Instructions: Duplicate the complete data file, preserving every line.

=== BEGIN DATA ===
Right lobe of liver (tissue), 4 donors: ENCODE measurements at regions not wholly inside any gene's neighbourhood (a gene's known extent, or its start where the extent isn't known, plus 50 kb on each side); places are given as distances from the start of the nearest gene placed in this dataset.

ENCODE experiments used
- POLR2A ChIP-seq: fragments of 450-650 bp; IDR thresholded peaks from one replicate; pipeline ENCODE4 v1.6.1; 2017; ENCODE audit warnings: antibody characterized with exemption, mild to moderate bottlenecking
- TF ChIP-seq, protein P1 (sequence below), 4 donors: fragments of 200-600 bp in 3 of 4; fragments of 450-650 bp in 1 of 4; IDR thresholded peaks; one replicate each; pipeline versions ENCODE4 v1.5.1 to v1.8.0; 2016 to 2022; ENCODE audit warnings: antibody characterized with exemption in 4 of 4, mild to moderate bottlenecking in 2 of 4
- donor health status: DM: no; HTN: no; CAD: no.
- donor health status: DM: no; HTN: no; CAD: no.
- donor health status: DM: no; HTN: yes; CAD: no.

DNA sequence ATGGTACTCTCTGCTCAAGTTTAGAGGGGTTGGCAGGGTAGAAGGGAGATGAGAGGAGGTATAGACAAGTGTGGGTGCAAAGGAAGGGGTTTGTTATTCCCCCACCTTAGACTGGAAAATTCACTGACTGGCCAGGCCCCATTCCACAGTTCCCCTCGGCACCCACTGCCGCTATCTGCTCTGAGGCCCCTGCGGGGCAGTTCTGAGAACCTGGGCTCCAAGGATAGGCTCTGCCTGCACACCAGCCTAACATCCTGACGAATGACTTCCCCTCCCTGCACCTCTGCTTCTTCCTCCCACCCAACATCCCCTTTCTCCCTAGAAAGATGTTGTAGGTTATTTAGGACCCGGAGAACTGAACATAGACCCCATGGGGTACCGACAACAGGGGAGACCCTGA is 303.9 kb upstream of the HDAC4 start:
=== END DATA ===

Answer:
Right lobe of liver (tissue), 4 donors: ENCODE measurements at regions not wholly inside any gene's neighbourhood (a gene's known extent, or its start where the extent isn't known, plus 50 kb on each side); places are given as distances from the start of the nearest gene placed in this dataset.

ENCODE experiments used
- POLR2A ChIP-seq: fragments of 450-650 bp; IDR thresholded peaks from one replicate; pipeline ENCODE4 v1.6.1; 2017; ENCODE audit warnings: antibody characterized with exemption, mild to moderate bottlenecking
- TF ChIP-seq, protein P1 (sequence below), 4 donors: fragments of 200-600 bp in 3 of 4; fragments of 450-650 bp in 1 of 4; IDR thresholded peaks; one replicate each; pipeline versions ENCODE4 v1.5.1 to v1.8.0; 2016 to 2022; ENCODE audit warnings: antibody characterized with exemption in 4 of 4, mild to moderate bottlenecking in 2 of 4
- donor health status: DM: no; HTN: no; CAD: no.
- donor health status: DM: no; HTN: no; CAD: no.
- donor health status: DM: no; HTN: yes; CAD: no.

DNA sequence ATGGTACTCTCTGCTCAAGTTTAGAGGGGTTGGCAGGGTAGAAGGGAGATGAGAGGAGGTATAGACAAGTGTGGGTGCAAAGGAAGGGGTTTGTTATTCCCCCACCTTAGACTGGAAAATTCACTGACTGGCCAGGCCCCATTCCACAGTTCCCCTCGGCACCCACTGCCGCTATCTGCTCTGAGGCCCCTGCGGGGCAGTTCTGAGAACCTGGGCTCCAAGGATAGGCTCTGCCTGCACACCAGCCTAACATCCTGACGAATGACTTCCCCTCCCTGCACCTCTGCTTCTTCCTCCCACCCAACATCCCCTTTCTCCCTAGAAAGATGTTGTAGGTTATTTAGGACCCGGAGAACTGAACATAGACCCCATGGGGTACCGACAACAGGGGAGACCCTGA is 303.9 kb upstream of the HDAC4 start: